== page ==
Savita Iyer-Ahrestani is a journalist based in State College, Pennsylvania, who writes about business, parenting, travel, and food. She has lived in Switzerland, India, Malaysia, Myanmar, the United Kingdom, Holland, and New Jersey.
Culinate editor’s note: We welcome Savita Iyer-Ahrestani to the Dinner Guest blog. Savita wrote recently about her parents’ experience trying to maintain a vegetarian diet in Geneva, in the 1960s; here she will blog about vegetarian food.
Although I always order a vegetarian meal when I fly, I am also always disappointed by what I get.
On a recent flight to Europe, I couldn’t believe my eyes when I uncovered the little aluminum-foil box that held my meal and found a small, hard mound of undercooked rice and a shriveled clump of straight-out-of-a-can boiled peas.
Why? We are in the year 2010, and vegetarianism is a well-established practice, one that went from marginal to mainstream a long time ago. Surely it’s possible to do better than rice and peas?
Of course it is. Yet vegetarians like my friend Michelle Fiorentino, a mother of two in Westfield, New Jersey, are sadly resigned to the fact that they’re not going to find anything particularly interesting when they eat out.
Of course, big cities like New York do offer a range of excellent and innovative vegetarian and vegan restaurants, but even so, Fiorentino says, eating out as a vegetarian, whether it be in a restaurant or at someone’s house, is often a big disappointment.
“I realize I’m very complacent and pretty much accept the fact that when I eat out, the food probably will be lousy,” she says.
In fact, just being vegetarian is still not particularly easy, despite the fact that the concept has been tried and tested for decades. Fiorentino — whose husband and children are also vegetarian — believes that many people are still not convinced that a vegetarian diet is sufficiently nutritious. And people whose diet is predominantly meat-based, she says, either don’t know how to make vegetarian food interesting or just don’t believe that it can be.
“It’s too bad, because vegetarian food really can be pretty great,” she says.
That’s the message that award-winning chef and U.K. restaurateur Aldo Zilli is trying to get across. In February, Zilli, who’s founded a number of highly successful London restaurants, opened his latest venture: a vegetarian restaurant.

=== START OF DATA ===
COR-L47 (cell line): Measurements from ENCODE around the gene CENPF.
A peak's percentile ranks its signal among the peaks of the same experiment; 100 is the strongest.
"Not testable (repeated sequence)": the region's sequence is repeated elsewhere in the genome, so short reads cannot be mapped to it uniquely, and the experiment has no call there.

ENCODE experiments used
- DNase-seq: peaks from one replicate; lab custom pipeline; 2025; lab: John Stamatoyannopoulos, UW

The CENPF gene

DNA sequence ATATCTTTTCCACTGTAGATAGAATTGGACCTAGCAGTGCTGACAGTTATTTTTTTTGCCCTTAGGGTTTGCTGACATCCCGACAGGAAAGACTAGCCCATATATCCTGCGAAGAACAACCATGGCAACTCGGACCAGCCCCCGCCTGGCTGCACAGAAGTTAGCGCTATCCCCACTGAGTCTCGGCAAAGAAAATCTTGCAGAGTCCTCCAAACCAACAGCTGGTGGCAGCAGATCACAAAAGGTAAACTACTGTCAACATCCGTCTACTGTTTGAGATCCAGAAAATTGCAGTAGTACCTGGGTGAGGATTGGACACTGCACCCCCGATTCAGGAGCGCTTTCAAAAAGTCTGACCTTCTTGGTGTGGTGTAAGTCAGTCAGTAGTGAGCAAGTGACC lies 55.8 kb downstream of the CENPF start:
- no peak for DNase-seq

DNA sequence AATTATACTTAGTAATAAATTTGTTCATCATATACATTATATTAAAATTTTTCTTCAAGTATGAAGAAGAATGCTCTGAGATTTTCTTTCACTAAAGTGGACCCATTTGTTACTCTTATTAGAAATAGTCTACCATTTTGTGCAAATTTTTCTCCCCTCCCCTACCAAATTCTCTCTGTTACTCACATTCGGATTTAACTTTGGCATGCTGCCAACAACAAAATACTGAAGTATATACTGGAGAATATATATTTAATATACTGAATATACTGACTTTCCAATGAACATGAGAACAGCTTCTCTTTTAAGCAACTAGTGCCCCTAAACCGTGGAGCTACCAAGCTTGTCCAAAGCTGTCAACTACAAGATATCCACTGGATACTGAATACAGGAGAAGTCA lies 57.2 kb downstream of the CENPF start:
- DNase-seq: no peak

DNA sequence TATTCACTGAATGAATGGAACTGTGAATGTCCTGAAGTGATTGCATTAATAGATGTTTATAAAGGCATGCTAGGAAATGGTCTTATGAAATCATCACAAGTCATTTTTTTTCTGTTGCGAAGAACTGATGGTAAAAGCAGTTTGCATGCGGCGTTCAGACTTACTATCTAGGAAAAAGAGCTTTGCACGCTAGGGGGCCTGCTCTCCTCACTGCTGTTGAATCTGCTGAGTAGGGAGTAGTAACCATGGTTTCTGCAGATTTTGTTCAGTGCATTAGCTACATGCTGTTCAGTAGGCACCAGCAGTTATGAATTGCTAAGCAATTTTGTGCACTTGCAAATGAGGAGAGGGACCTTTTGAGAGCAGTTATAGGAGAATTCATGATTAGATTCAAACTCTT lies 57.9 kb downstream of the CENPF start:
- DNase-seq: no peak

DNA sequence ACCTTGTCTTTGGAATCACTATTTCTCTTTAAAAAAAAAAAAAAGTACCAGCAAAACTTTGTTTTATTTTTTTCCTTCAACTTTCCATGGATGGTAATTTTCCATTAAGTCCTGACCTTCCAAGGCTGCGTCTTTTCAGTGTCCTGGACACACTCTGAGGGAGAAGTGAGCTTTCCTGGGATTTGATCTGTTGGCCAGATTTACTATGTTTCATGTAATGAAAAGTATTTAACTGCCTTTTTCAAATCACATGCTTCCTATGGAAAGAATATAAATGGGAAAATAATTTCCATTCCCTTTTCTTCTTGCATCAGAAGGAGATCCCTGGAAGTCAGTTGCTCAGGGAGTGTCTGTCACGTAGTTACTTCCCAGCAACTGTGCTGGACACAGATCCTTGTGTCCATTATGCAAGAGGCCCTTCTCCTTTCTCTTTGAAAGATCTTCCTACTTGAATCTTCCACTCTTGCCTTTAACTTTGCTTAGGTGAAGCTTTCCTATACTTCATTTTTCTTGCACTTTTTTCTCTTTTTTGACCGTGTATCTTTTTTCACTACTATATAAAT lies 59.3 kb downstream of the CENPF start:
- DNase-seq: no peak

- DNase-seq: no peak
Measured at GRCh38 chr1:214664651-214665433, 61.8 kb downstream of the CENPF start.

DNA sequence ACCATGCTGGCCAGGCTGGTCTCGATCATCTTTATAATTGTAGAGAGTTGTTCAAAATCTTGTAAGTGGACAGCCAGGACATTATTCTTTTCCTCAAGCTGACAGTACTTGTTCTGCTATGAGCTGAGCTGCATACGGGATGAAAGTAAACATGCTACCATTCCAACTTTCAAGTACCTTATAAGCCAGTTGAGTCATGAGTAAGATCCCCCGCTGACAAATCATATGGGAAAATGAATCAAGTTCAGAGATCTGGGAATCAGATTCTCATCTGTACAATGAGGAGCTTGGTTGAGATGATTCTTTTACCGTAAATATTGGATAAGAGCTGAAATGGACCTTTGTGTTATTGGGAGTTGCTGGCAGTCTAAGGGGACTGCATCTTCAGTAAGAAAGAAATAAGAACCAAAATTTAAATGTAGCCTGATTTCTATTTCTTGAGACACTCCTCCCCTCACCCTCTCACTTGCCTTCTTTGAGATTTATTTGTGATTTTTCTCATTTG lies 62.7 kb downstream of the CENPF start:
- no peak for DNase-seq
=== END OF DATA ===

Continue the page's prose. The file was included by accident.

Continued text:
Zilli Green aims to reinforce the idea that vegetarian food, far from being bland and tasteless, is actually exciting and delicious, cutting-edge and creative, and brimming with flavorful and interesting combinations. The restaurant’s head chef is Enzo di Marino, one of the U.K.’s most exciting and talented up-and-coming vegetarian chefs; he trained in the Abruzzo region of Italy before working internationally, and has known Zilli for years.
Zilli says he launched Zilli Green as a testament to his personal efforts at embracing a healthier lifestyle. “I do cook meat because I am a chef, but my own lifestyle has changed and I want to take the idea of vegetarianism forward,” he says.
But despite the cachet that a name like Zilli carries, Zilli admits that both the idea of a wholly vegetarian restaurant (which, incidentally, is priced at a very affordable level, unlike many restaurants of its ilk) and the concept of vegetarianism itself are still hard sells. Zilli Green is supported by The Vegan Society and by celebrity vegetarian Paul McCartney, but it has yet to gain traction.
“It’s early days [for Zilli Green,] but the concept is still quite niche, and as far as the customers are concerned, we still need the ladies to bring the gents in,” he says. “For a lot of people, vegetarianism is still all about education.”
Many chefs also believe that preparing vegetarian food is too labor-intensive and time-consuming, which is why they stay away from it, Zilli says. “My vegetarian restaurant requires a few more chefs than my other restaurants, and it takes a lot more effort to keep the menu seasonal and interesting.”
Indeed, “seasonal” and “interesting” are key factors in running a successful vegetarian restaurant — one that can appeal not only to vegetarians, but to others as well, Zilli says. And ensuring that a menu remains seasonal and interesting requires a good deal of thought, planning, and effort — but it is an effort that he is prepared to put in and that he believes others should be able to do as well.
There’s little doubt that Zilli Green’s menu, which artfully combines vegetables with grains like quinoa and barley and emphasizes the importance of protein, would more than please vegetarians like myself and Michelle Fiorentino. Even those who are leery of vegetarian food would not turn up their noses at it.
But being a frequent flier, I’m more likely to get on a plane first than to eat at Zilli Green, and I actually do believe that airlines are capable of offering both interesting and tasty vegetarian meals to their passengers.
To that end, here’s what I would propose as a sample menu:
See? Not so difficult.
|Invited bloggers on the subject of food.|
Want more? Comb the archives.
A father’s legacy
The vegetarian-cooking pioneer
Barbecue, tamales, cocktails, and more
Good on everything